Ozone Virtual Briefing Document

What is Ozone?

Ozone is a gas that occurs both naturally and as a result of man-made
pollution. Ground-level ozone, commonly known as urban smog, is a product
of complex chemical reactions in the air. It is a product of: (1) volatile organic
compounds (VOCs), hydrocarbons emitted from sources such as
automobiles, chemical plants, bakeries, dry cleaners and other industrial
facilities; evaporating gasoline, paints and solvents; and (2) nitrogen oxides
(NOx), emitted from sources such as automobiles, electric generating plants,
lawn mowers, trees and other natural sources. Ground-level ozone is not
emitted from any specific source as are most other air pollutants.

What Should I Know About Ground-Level Ozone?

When most people think of ozone, they think of the ozone that occurs high up
in the atmosphere, protecting us from the damaging rays of the sun, which
can cause skin cancer. But there is another type of ozone that occurs near the
ground, often in urban areas. This ground-level variety of ozone is the main
component of smog and too much of this ozone can be harmful to your health.

Where does ground-level ozone, or smog, come from?
Some ground-level ozone occurs naturally. It is not emitted directly, but is
formed when sunlight reacts with hydrocarbons and nitrogen oxides during
warmer months. Hydrocarbons come from natural and man-made sources,
such as trees, soil, auto emissions, other combustion processes, and from
evaporating gasoline, solvents and paints. Nitrogen oxides come from auto
emissions, power plants and all fossil fuel combustion, from lawn mowers to
tractors. Most urban smog is produced during the summer months.

Why is too much ground-level ozone bad?

High concentrations of ground-level ozone can damage plants and cause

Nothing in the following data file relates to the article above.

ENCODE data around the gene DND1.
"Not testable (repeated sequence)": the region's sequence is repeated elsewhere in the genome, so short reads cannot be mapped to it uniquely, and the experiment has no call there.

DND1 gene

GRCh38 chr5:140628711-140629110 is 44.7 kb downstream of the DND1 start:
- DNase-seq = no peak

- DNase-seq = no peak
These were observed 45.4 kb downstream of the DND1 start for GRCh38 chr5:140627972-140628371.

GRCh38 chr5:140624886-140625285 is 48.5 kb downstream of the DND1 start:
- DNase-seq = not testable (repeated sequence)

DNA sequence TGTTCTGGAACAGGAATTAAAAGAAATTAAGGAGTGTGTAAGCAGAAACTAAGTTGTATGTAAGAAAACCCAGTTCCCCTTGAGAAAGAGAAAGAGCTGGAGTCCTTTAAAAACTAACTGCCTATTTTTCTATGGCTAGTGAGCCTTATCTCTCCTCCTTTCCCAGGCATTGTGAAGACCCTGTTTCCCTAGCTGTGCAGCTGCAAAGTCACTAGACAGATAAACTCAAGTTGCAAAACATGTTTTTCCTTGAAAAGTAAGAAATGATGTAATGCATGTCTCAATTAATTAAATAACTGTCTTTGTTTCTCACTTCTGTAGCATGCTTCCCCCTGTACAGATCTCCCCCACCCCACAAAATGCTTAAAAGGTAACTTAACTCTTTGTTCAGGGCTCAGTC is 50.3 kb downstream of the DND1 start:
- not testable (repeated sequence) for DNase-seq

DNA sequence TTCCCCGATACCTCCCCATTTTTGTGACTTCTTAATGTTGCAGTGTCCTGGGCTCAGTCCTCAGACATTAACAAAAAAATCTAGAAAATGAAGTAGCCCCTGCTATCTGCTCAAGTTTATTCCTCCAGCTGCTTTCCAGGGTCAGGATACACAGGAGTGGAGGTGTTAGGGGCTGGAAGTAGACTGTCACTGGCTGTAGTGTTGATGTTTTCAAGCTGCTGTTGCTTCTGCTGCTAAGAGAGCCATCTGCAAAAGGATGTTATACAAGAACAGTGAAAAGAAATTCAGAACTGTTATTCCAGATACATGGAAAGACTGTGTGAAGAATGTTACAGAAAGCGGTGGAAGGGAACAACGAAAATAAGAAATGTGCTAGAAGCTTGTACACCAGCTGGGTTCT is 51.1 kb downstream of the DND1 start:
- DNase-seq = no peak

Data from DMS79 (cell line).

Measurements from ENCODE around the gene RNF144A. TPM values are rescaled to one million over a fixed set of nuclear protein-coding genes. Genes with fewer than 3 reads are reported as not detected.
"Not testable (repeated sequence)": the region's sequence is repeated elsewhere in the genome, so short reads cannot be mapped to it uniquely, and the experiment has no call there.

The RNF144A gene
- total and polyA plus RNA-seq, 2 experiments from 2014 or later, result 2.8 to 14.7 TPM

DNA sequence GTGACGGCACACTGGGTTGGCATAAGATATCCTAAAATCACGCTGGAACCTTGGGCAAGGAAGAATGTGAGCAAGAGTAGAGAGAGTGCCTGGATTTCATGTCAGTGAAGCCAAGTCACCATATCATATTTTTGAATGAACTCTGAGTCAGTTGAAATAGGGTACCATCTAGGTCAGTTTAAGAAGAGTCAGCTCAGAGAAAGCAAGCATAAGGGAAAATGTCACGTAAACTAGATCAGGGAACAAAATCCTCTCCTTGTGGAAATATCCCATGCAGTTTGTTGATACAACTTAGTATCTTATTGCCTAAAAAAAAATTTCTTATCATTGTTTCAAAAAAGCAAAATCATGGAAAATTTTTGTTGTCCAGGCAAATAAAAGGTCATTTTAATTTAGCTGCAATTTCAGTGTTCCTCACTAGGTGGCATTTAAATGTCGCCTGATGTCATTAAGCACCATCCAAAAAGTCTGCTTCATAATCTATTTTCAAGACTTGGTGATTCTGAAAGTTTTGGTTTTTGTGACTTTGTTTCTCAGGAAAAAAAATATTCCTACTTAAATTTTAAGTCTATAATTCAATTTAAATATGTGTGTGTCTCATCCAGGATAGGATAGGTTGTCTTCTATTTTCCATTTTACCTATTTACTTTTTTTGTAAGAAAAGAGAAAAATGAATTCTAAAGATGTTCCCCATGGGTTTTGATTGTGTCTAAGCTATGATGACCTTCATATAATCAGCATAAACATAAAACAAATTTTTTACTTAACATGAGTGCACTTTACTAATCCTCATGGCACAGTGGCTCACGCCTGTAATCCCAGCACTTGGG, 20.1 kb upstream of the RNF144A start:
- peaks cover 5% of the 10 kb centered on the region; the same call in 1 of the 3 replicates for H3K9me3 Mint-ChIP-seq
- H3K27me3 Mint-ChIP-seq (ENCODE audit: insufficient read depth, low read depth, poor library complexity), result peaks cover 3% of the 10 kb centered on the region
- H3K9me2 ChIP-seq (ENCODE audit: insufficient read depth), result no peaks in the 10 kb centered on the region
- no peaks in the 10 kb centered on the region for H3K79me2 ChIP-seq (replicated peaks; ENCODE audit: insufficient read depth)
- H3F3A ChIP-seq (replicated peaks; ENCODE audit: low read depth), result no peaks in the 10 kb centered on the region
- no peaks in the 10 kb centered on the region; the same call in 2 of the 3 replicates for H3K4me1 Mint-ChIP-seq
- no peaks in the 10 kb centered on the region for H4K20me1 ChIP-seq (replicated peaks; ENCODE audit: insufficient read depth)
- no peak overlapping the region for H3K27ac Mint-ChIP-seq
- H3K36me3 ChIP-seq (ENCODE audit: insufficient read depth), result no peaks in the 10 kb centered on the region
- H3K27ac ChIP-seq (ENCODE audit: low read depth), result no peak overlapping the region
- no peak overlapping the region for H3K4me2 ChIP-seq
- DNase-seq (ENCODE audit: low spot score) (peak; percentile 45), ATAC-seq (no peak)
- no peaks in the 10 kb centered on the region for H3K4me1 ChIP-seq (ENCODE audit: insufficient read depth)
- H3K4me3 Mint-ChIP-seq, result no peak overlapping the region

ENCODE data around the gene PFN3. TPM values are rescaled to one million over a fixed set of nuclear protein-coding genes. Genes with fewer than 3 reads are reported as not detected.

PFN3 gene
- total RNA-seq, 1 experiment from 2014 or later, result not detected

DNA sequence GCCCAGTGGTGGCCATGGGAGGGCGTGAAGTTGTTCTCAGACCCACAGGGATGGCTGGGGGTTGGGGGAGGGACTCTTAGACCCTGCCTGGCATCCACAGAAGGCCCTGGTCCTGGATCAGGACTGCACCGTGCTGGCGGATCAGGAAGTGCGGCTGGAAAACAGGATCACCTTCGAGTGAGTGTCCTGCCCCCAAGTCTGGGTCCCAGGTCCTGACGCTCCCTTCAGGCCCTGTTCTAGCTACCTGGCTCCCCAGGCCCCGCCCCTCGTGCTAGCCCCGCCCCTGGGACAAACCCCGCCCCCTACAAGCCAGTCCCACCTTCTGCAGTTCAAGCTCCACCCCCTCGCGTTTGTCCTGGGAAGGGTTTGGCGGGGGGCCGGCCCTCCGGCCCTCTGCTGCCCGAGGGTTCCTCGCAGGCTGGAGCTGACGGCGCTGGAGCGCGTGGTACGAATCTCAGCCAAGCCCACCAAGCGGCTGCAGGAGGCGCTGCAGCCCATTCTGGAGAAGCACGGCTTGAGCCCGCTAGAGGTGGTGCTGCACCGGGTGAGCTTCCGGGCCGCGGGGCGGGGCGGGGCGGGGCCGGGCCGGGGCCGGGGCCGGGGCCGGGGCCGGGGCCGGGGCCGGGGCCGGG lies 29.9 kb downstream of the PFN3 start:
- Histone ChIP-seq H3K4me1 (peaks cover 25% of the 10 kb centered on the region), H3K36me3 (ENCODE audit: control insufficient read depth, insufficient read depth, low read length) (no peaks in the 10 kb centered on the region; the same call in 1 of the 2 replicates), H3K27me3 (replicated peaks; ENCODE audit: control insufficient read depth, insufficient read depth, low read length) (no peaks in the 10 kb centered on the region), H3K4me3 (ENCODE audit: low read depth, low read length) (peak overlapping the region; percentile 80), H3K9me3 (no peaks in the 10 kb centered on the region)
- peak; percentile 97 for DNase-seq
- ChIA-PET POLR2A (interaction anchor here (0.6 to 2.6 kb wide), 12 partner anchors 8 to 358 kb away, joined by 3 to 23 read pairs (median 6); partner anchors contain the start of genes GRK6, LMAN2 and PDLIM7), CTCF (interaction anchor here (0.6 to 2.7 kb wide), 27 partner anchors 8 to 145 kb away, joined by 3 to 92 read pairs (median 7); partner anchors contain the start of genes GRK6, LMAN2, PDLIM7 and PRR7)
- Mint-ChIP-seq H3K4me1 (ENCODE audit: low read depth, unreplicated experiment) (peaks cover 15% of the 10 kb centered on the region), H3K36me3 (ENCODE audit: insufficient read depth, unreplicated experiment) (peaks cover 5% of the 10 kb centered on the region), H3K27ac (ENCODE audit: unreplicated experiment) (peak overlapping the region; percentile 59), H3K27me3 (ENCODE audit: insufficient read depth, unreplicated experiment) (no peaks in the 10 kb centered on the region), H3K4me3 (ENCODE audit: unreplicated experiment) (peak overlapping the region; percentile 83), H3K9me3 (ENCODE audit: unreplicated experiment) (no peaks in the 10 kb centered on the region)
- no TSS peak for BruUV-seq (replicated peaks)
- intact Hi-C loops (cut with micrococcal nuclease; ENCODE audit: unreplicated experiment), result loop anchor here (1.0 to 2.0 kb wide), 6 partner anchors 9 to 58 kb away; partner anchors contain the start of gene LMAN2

breathing difficulties. According to the EPA, healthy people, as well as those
with respiratory problems, experience breathing problems when exposed to
too much ozone. Ozone can cause temporary diminished lung function, chest
tightness and nausea. At particular risk are children, the elderly and people
who exercise strenuously during periods of high ozone levels. Although health
risks are the most important, high levels of smog can also harm crops and
trees and cause plastics and paints to crack and fade.

When is ozone a problem?

The chemical reactions that form ozone from NOx and VOCs are most active
on hot, sunny days. Thus, for most areas of the country, high ozone levels are
a concern only during the late spring and summer.

Why are excessive levels of ozone a problem?

In high enough concentrations, ozone is highly corrosive and irritating to plant
and animal tissue. It can cause fading and cracking in plastics and paints,
thereby increasing the costs of maintenance for businesses and
homeowners. High levels can damage crops, trees and other plants. In
humans, high ozone exposure can cause respiratory distress, and in extreme
cases, may cause permanent damage to lung tissue.

What is being accomplished to reduce this type of ozone?

Ground level ozone only occurs when emissions from combustion of fossil
fuels react with very hot, sunny, summer days and little or no wind. Smog has
been reduced by half between 1975 and 1994 due to emission controls
resulting from the enactment of clean air legislation. Emission controls have
been installed on industrial plants, solvents have been reformulated to reduce
emissions, and reformulated gasoline is used in nine urban areas with
serious smog problems. Smog will probably never be eliminated completely
as long as individuals use gasoline-powered vehicles, and trees continue to
emit hydrocarbons.

What can individuals do to reduce smog?

  • Use electric lawn mowers rather than gasoline-powered equipment
  • Use electric charcoal starters or "charcoal chimneys" instead of
    charcoal lighter fluid
  • Use paint brushes and rollers, and water based (latex) paints rather
    than spray applicators and oil-based paints and coatings
  • Limit the use of fume producing household products
  • Keep you car's filters and fluids clean, and your engine tuned, to
    increase gas mileage and reduce pollution
  • Use high efficiency motor oil in your car
  • Make sure car tires are properly inflated
  • During the summer, refuel in the evening to reduce evaporative
    emissions
  • Don't top off your car's gas tank
  • Turn your car's engine off when stopped
  • Combine errands for shorter car trips
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